The Daylighting Difference: Happier, More Attentive Healthcare Providers

The high-responsibility, high-stress nature of healthcare work is widely-known for wearing on a worker’s mental and physical well-being. Long shifts in an environment with little sunlight leaves many healthcare workers feeling fatigued and lacking the focus to properly attend to their patients. These conditions have caused widespread burnout among doctors and nurses and have made it difficult for administration to recruit and retain workers willing to tolerate these demands. Over time, however, research has found that adding daylight to hospitals and clinics can energize staff, improve patient-provider relationships, reduce human error, and even enhance overall job satisfaction.

GREATER SATISFACTION – Studies show that the majority of healthcare workers favor natural light over artificial lighting and have linked greater amounts of sunlight to greater levels of job satisfaction. In one study, 43% of healthcare staff found an increase in natural light has a VERY positive impact on their work life, and an additional 27% rated it as having a positive impact [1]. Another study found that access to daylight, along with a view of the outdoors, significantly reduced staff stress and resulted in fewer health-related complaints among workers [2]. By integrating translucent panel systems with fixed or operable windows, hospitals can offer views while still restricting solar heat gain.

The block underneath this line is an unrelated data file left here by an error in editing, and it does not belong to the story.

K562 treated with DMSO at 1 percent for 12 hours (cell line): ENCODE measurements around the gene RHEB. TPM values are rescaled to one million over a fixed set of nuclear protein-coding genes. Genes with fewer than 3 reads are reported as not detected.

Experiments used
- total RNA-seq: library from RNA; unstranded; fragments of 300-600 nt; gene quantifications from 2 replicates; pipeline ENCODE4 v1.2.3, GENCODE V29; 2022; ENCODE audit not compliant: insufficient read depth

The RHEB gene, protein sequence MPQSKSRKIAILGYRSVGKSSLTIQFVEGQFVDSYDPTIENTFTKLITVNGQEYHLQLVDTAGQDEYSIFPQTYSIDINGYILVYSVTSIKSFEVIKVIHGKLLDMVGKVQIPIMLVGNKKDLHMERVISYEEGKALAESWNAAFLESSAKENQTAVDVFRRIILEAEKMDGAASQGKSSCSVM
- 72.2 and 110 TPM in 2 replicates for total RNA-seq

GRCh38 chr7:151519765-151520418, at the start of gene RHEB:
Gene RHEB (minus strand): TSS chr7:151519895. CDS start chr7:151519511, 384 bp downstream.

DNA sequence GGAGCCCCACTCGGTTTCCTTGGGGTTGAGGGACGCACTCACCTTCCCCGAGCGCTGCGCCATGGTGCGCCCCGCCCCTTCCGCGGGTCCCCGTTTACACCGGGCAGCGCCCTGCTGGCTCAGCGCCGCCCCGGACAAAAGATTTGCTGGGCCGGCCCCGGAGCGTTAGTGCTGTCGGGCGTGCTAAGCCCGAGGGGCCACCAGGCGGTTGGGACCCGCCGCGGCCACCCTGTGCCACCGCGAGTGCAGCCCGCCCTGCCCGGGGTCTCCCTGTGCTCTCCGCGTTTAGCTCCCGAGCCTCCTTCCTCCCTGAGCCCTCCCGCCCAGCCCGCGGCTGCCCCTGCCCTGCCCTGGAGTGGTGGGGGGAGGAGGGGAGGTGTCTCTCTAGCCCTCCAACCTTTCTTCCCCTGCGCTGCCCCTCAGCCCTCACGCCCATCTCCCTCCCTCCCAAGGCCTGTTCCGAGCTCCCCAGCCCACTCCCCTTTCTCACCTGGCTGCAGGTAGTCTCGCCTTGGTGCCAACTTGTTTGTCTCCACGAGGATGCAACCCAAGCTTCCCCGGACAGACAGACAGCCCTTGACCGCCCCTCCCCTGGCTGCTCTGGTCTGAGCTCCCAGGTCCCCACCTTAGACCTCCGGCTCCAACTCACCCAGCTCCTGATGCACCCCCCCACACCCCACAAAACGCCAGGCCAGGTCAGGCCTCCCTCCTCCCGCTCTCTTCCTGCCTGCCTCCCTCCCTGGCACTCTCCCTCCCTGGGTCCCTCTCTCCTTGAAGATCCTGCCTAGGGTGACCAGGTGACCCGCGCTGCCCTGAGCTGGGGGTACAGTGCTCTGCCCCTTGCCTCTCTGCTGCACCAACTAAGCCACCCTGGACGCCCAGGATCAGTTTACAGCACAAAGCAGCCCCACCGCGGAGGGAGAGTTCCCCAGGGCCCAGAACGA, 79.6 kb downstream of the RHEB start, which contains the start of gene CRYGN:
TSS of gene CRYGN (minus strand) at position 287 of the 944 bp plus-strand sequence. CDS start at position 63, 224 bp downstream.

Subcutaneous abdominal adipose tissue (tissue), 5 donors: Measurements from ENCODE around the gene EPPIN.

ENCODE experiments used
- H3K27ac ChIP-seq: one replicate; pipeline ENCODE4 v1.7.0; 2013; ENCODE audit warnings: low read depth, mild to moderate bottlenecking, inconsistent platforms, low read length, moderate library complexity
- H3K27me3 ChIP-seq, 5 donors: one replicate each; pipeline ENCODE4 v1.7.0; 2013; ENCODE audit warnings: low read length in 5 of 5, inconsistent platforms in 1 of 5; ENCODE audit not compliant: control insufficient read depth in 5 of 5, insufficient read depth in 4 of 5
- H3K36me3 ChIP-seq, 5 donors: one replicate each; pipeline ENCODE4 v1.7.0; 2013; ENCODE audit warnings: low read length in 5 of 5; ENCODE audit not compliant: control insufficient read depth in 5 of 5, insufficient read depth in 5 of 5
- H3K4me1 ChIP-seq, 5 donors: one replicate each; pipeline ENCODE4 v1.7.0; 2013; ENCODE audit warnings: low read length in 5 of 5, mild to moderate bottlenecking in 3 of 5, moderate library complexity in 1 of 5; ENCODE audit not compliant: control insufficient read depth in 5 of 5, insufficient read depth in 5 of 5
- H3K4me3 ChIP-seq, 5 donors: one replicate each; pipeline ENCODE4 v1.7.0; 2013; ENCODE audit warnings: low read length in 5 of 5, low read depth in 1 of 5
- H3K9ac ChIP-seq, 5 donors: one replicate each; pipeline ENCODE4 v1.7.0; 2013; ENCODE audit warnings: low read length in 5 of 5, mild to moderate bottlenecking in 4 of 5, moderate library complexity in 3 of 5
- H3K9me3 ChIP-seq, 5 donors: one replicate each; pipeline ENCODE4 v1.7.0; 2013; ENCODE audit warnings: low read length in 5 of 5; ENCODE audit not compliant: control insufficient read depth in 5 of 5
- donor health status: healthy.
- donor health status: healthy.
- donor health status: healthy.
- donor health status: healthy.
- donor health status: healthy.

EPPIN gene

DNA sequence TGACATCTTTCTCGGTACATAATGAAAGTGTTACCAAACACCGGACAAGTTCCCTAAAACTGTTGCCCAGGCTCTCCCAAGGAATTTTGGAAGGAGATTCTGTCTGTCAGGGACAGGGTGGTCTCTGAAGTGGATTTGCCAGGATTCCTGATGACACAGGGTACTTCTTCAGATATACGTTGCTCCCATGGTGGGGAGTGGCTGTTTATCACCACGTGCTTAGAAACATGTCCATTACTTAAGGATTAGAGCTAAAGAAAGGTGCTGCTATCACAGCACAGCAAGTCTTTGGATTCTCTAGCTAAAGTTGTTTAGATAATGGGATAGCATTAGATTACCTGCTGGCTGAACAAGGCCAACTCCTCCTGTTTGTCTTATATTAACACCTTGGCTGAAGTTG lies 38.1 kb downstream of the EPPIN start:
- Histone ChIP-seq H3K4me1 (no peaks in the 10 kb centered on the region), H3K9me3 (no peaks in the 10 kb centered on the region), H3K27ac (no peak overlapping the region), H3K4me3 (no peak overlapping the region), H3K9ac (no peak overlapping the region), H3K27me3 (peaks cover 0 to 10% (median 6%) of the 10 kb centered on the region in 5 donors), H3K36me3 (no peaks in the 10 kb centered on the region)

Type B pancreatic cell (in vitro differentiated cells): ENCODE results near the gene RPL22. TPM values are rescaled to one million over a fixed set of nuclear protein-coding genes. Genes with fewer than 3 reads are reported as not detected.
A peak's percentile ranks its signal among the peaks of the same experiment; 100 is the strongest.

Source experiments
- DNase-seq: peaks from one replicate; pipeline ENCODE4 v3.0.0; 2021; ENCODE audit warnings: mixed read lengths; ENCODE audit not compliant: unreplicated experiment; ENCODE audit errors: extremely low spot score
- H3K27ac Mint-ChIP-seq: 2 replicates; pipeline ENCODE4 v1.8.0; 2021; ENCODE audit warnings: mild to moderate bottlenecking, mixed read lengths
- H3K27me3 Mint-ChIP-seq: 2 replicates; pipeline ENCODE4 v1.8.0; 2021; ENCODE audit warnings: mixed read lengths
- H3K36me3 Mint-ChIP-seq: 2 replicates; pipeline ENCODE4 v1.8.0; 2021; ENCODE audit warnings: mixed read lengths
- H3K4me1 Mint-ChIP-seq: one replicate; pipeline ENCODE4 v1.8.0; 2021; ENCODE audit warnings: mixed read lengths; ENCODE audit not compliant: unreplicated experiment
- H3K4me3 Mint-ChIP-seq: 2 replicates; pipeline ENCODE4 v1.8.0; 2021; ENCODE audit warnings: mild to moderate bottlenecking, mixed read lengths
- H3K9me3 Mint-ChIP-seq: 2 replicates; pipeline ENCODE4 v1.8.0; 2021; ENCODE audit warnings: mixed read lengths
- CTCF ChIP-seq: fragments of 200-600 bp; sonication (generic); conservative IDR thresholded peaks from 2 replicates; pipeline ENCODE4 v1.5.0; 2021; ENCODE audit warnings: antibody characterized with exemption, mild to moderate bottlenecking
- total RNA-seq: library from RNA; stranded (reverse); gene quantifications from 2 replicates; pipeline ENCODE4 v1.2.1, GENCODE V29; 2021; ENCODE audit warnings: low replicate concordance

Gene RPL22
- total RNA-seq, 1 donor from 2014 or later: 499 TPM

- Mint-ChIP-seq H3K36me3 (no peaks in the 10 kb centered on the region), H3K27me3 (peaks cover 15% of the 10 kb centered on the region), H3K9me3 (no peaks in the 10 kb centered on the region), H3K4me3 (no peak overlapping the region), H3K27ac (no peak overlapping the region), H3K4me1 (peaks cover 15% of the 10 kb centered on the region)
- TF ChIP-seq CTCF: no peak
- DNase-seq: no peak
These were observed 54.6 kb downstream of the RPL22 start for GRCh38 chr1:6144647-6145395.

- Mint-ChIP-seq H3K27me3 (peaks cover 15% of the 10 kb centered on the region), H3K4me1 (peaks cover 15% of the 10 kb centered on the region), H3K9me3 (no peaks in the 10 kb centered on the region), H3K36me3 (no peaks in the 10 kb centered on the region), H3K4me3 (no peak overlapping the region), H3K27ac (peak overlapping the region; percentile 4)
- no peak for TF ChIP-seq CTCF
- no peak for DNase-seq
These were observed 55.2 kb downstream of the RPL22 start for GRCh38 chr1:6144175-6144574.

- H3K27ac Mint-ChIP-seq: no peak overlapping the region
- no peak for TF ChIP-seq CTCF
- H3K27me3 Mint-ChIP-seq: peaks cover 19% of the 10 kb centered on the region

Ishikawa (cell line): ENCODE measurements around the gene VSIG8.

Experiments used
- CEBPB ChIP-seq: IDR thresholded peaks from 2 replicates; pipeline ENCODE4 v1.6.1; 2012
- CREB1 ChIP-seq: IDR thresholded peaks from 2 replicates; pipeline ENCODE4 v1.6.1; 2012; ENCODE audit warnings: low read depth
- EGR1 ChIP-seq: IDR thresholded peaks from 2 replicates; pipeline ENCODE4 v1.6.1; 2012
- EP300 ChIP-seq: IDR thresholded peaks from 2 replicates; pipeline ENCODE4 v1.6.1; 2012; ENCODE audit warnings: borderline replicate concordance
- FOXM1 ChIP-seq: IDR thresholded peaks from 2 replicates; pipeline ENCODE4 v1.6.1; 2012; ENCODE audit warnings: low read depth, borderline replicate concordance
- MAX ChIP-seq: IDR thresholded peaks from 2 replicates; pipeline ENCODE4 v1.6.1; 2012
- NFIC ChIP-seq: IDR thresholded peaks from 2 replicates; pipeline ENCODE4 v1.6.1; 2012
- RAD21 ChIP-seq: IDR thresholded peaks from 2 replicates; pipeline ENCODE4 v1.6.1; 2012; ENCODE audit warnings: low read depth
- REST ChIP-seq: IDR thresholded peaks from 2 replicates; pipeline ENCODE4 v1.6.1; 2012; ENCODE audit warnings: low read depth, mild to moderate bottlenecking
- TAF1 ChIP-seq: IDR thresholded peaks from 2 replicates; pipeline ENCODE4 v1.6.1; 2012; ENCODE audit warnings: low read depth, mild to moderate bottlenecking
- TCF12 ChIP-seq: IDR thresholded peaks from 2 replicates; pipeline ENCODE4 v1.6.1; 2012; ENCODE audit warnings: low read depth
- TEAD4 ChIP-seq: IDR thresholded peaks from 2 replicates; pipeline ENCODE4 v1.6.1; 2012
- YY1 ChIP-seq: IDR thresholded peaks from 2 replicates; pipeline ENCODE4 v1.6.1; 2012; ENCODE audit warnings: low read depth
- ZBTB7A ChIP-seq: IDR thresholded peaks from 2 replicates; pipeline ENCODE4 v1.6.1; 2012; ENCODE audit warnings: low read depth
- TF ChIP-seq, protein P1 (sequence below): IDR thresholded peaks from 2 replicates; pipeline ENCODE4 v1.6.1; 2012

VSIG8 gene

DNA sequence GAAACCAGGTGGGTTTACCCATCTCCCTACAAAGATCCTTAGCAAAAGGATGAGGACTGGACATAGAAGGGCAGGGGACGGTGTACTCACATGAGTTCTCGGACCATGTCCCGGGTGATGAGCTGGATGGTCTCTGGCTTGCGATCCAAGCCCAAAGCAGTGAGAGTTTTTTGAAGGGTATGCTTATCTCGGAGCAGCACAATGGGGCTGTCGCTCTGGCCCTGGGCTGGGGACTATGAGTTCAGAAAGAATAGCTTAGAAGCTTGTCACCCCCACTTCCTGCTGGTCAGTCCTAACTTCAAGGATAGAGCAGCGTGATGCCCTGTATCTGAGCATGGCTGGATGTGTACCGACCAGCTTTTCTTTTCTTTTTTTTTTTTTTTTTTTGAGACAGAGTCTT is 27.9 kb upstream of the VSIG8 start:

IMPROVED INTERACTIONS – Sunlight brings countless benefits to an individual’s health by helping regulate their mood, sleep-wake cycle, Vitamin D production, and more; and when a worker feels happy and healthy, that positive energy is often reflected in their daily interactions with patients and other staff members. This idea was confirmed by a Cornell study that found nurses who receive more sunlight during the work day have lower blood pressure, communicate more frequently with colleagues, and provide better care to their patients.

FEWER ERRORS – Healthcare workers have a lot of responsibilities – administering medications, charting, filling prescriptions, and submitting orders – that can be done incorrectly without an alert mind and adequate lighting. Errors made by healthcare workers are not only costly, they can also be consequential to a patient’s health. But by caring for their workers, hospital systems can also care for their patients by reducing the risk for error. Studies show that healthcare workers in daylit environments are more rested, attentive, and less likely to make mistakes on the job [3]. Natural light has also been shown to improve work performance by making it easier for workers to read and enter paperwork – reducing eye strain by 51%, headaches by 63%, and drowsiness by 56% [4]. And unlike standard glass systems with which glare is a common annoyance, translucent panel systems diffused incoming daylight to illuminate the space in soft, even light.

Studies show, that while many hospital systems are reluctant to integrate daylighting due to initial cost of installation, the performance-related savings associated with improved staff retention, lower absenteeism, and fewer medical errors reduces operating costs by an estimated 3% [5]. This doesn’t include the additional savings from having a naturally lit environment with a lower energy consumption.

For more information on how Major can help you with your next healthcare project, contact our sales team at 888-759-2678 or fnyrf@znwbefxlyvtugf.pbz.

 

Sources:

  1. https://www.healthdesign.org/chd/research/impact-light-outcomes-healthcare-settings
  2. https://www.designingbuildings.co.uk/w/images/2/22/David_Strong_%282of2%29Daylight_Benefits_in_Healthcare_buildings_TSB-BRE_v_1.pdf
  3. https://suntuitiveglass.com/daylighting-in-h%EF%BB%BFealthcare-facilities/
  4. http://hconews.com/2019/12/03/smart-windows-for-healthcare/
  5. https://www.contractdesign.com/practice/design/healthcare-trends-daylighting-the-emergency-department/